Most people have enjoyed the benefits of wireless technology at one time or another. Cordless phones, mobile phones, and wireless-enabled laptops all operate on the principle that the fewer cords, the better. Convenient as wireless networks are to use, they can also be easy to hack if you don't have the proper security.
Sadly, most wireless hookups are vulnerable straight out of the box, and still may not be safe even when you activate the default security features. However, with some insight into wireless technology and a few useful tips, you can block out most malicious network piggybackers.
Step 1: Know your network
Let's take a quick look at how wireless networks work. In "wired" technology, data is transmitted from your computer to the Web via cables that connect to a physical port. "Wireless" technology, on the other hand, uses radio waves to transfer data. The signals carrying your data are beamed over a wide range. Without security measures in place, anyone with the right tools can reach out and pluck them.
Step 2: Change your SSID and password
The first trick to slamming the door on hackers is to get personal. Every wireless network, from large corporate systems to simple home setups, contains a service set identification number (SSID) that is your network's digital name. To fence off your signal, you'll need to do two things. First, change your SSID number and password from the default setting into something private and strong. A default SSID is cake for hackers familiar with each company's settings and passwords. To change the SSID and your network password, launch the software for your wireless hardware. You should be able to change your SSID within the program's preferences.
Overwriting the default SSID won't do you much good if your network name is announced to anyone within range. To keep your information as private as possible, it's also important to disable the SSID broadcast. It's usually as simple as a mouse click in your program preferences.
Step 3: Set up MAC filtering
Changing your SSID settings without adding MAC filtering is like changing the locks to your house but leaving the key in the door. The MAC, or Media Access Control, filter is what gives you control over who may access your network and who may not. It takes a small time investment to set up MAC filtering, but without it, hackers can waltz in and use your network as they see fit.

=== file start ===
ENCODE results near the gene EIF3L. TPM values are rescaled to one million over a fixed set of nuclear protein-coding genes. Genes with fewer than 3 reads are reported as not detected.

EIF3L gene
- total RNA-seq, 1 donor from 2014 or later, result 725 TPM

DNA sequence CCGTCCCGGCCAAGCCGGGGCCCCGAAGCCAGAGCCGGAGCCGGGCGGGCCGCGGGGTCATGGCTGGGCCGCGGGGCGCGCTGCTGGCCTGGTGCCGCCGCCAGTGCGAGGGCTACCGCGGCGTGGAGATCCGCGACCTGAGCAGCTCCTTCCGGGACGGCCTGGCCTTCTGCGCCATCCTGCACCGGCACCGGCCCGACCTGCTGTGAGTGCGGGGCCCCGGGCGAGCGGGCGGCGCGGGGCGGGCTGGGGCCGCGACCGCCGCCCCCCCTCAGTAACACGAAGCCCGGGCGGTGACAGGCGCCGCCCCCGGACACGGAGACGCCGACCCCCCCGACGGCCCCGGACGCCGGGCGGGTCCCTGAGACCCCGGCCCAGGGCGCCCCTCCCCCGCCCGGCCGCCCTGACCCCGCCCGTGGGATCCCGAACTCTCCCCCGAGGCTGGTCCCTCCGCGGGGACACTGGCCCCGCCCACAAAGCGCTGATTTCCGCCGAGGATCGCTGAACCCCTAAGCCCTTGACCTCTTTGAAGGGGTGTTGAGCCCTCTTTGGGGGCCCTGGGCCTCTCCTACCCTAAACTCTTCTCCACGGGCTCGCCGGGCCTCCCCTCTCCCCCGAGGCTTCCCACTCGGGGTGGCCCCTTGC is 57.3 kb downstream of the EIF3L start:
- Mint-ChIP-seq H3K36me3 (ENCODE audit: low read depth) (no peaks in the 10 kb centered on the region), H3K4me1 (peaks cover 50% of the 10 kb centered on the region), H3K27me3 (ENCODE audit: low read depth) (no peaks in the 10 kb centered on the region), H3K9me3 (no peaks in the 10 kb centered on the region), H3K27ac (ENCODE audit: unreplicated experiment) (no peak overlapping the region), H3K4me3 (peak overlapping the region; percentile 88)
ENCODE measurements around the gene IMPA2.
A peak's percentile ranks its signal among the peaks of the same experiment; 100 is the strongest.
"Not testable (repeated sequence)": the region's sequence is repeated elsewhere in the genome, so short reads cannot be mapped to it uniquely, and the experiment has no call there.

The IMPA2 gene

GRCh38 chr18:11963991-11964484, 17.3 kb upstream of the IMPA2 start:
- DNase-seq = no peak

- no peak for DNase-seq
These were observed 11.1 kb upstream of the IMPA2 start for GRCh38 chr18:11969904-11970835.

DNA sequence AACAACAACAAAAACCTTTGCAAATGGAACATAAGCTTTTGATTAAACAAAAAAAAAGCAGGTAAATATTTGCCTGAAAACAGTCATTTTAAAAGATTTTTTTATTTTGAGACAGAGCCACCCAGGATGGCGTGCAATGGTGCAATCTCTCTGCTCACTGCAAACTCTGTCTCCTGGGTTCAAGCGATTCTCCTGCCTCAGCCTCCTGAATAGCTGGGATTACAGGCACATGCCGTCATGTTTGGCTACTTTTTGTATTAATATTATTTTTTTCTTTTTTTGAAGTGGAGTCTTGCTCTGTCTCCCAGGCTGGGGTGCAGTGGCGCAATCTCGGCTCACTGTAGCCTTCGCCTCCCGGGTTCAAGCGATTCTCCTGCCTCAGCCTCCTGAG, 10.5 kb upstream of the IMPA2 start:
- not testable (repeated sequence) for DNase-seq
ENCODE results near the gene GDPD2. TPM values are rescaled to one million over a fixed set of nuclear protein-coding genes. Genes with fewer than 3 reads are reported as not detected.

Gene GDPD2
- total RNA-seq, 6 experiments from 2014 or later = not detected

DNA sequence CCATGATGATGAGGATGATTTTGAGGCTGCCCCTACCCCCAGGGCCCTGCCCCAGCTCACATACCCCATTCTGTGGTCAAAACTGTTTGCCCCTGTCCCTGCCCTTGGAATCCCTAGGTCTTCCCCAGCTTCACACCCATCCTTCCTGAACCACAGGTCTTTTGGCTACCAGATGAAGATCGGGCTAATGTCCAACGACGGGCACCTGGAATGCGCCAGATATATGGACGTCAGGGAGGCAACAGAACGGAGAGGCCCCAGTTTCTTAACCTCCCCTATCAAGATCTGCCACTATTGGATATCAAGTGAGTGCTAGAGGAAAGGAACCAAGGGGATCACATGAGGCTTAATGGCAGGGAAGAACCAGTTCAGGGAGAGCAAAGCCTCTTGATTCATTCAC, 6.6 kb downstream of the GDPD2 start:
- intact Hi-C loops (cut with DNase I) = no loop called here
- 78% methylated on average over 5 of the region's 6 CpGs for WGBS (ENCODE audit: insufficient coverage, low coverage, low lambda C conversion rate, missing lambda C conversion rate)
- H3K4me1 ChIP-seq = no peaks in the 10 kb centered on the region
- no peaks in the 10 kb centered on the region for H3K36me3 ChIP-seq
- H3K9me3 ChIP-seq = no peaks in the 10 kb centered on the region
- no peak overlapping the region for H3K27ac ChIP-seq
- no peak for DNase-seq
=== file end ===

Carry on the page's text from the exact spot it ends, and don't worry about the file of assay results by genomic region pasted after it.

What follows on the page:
To give specific computers permission to use your network, you'll need to add their MAC addresses--the 12-digit address attached to every physical network device (PC, laptop, router). Enabling MAC filtering is a different process with each hardware manufacturer, but in most cases, opening up your wireless software and locating the security settings should put you in the right place. Finding the MAC address for each device might also be a challenge if you don't know where to look. This handy index from Fermilab will help you search within your operating system.
Sign 4: Encrypt, encrypt, encrypt
Encryption is key, pun intended. There are two types of encryption protocols, WEP (Wired Equivalent Privacy) and WPA (Wi-Fi Protected Access). Both block intruders' entry by scrambling your data, though WPA is generally regarded as more secure due to its dynamic, ever-changing key. Unfortunately, the encryption key you end up with is also device-specific and WPA isn't yet as prevalent as WEP. Even if you don't have access to WPA encryption, the combination of WEP and MAC filtering is usually enough to deter the casual hacker. A word to the wise--WPA is built in to most new routers along with WEP; however, unless your network components support WPA, WEP will remain the default encryption.
Sign 5: Fill the gaps with software
Even with all these security settings, highly determined hackers can machete their way in; all it takes is plenty of patience and the proper tools. This is where software can help. Programs such as Trend Micro PC-cillin, ZoneAlarm Internet Security Suite, and McAfee Wireless Home Network Security all actively monitor your wireless network and notify you when attempted intrusions occur, among other encryption and security measures. Also, a new product from AOL called Active Security Monitor diagnoses your wireless-security protections and makes recommendations for improvements.